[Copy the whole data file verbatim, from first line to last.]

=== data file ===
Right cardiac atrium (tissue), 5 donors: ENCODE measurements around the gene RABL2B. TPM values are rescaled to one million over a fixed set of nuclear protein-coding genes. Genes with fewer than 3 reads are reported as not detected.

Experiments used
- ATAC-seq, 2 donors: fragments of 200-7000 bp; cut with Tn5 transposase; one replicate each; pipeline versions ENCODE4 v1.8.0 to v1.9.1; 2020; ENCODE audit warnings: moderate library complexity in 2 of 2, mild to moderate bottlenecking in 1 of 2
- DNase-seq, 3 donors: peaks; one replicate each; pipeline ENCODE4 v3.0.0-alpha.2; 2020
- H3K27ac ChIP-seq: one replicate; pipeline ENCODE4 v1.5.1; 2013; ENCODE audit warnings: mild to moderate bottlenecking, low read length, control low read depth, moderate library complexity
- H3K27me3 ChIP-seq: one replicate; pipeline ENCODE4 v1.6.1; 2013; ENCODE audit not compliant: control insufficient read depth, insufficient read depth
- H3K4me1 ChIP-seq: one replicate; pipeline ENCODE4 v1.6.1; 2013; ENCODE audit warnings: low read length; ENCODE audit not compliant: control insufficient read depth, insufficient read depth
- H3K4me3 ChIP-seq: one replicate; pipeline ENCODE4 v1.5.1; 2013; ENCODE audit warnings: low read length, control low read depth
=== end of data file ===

Right cardiac atrium (tissue), 5 donors: ENCODE measurements around the gene RABL2B. TPM values are rescaled to one million over a fixed set of nuclear protein-coding genes. Genes with fewer than 3 reads are reported as not detected.

Experiments used
- ATAC-seq, 2 donors: fragments of 200-7000 bp; cut with Tn5 transposase; one replicate each; pipeline versions ENCODE4 v1.8.0 to v1.9.1; 2020; ENCODE audit warnings: moderate library complexity in 2 of 2, mild to moderate bottlenecking in 1 of 2
- DNase-seq, 3 donors: peaks; one replicate each; pipeline ENCODE4 v3.0.0-alpha.2; 2020
- H3K27ac ChIP-seq: one replicate; pipeline ENCODE4 v1.5.1; 2013; ENCODE audit warnings: mild to moderate bottlenecking, low read length, control low read depth, moderate library complexity
- H3K27me3 ChIP-seq: one replicate; pipeline ENCODE4 v1.6.1; 2013; ENCODE audit not compliant: control insufficient read depth, insufficient read depth
- H3K4me1 ChIP-seq: one replicate; pipeline ENCODE4 v1.6.1; 2013; ENCODE audit warnings: low read length; ENCODE audit not compliant: control insufficient read depth, insufficient read depth
- H3K4me3 ChIP-seq: one replicate; pipeline ENCODE4 v1.5.1; 2013; ENCODE audit warnings: low read length, control low read depth